“Why am I not good enough to save you from destruction?” Courtney Love sings on “Honey,” one of the strongest tracks from Hole’s comeback album, Nobody’s Daughter. It’s no secret who she’s singing about; then again, there aren’t many secrets on the disc. A raw nerve dragged against guitar strings, Daughter reopens every wound Love might have let heal since her car-wreck of a solo album, 2004’s America’s Sweetheart. That includes the death of Kurt Cobain: After “Honey” unleashes one of the most nuanced—though still cathartically screechy—vocals of Love’s career, “Pacific Coast Highway” finds her driving down the titular interstate “with your gun in my hand / your whole world is in my hands.”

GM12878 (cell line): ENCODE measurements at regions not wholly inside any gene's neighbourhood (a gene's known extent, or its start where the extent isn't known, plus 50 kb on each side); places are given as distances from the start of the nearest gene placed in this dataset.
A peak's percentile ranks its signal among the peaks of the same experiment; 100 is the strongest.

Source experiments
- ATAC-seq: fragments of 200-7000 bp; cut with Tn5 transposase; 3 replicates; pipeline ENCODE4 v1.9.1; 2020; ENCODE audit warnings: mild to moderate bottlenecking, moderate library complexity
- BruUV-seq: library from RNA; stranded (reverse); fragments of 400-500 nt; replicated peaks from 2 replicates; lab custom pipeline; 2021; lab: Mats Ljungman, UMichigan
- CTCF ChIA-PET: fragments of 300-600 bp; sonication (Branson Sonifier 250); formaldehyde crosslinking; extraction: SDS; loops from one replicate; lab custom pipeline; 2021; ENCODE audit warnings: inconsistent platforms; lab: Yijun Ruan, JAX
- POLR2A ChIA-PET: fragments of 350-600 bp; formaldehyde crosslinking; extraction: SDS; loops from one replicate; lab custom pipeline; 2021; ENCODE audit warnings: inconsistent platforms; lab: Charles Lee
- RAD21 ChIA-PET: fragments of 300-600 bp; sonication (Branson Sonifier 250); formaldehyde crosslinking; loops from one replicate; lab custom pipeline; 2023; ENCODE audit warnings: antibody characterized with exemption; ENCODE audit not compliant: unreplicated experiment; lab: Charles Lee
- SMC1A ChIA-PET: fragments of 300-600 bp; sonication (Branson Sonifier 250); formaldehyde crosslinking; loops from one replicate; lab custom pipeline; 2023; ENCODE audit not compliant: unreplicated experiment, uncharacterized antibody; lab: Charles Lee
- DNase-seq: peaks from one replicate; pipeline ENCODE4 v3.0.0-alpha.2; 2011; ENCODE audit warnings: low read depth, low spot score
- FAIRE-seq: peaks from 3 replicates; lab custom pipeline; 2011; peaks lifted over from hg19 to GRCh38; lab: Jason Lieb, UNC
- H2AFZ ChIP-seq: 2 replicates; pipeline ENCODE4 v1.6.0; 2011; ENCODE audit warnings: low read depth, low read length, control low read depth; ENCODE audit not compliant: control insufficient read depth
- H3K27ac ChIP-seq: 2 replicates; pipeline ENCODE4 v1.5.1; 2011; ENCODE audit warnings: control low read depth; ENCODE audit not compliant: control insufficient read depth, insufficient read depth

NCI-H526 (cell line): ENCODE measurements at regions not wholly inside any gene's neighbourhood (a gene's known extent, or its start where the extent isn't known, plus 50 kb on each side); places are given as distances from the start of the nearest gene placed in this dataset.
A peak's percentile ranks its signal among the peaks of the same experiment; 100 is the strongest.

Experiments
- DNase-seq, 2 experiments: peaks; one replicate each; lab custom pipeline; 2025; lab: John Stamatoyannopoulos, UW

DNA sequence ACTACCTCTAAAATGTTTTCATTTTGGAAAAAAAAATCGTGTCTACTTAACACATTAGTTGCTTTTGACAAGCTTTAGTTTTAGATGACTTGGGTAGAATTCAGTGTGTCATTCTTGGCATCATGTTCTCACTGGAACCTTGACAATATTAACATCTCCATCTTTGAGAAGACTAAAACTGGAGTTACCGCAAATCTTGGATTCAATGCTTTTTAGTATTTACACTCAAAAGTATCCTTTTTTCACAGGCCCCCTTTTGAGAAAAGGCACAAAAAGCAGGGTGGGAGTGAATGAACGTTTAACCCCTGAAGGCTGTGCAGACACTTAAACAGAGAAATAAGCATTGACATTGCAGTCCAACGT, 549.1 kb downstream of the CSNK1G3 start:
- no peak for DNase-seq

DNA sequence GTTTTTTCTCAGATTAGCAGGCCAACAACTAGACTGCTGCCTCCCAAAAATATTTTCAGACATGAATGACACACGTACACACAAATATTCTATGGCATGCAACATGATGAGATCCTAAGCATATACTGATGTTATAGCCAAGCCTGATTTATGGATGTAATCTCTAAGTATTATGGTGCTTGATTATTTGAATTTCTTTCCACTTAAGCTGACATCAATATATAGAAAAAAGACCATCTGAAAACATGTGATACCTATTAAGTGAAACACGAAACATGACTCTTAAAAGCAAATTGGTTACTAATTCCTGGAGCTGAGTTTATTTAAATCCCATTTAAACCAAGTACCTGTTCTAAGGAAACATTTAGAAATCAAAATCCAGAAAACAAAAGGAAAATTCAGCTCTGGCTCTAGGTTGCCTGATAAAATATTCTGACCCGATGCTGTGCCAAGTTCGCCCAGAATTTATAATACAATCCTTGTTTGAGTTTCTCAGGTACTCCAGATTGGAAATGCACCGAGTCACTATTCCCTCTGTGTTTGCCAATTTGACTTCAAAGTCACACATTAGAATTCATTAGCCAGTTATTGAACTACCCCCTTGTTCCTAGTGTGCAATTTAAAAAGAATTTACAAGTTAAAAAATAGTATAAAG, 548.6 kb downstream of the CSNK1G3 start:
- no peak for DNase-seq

The rest of the album follows the same jagged, semi-acoustic groove. On the standout track, “Samantha,” Love employs some of her toothiest, tawdriest double entendres before busting into a corrosive chorus of “People like you fuck people like me.” Oddly enough, the three songs that attempt to revive Hole’s former glory—including the punky single “Skinny Little Bitch”—are the ones that sound flabby and forced; without founding guitarist Eric Erlandson, Hole is barely Hole at this point. Overall, though, Daughter pretty much nails the Patti Smith-meets-Stevie Nicks rasp Love has long aimed for. It’s also a harrowing document of a damaged, erratic pop star who’s come up for air long enough to tell the tale.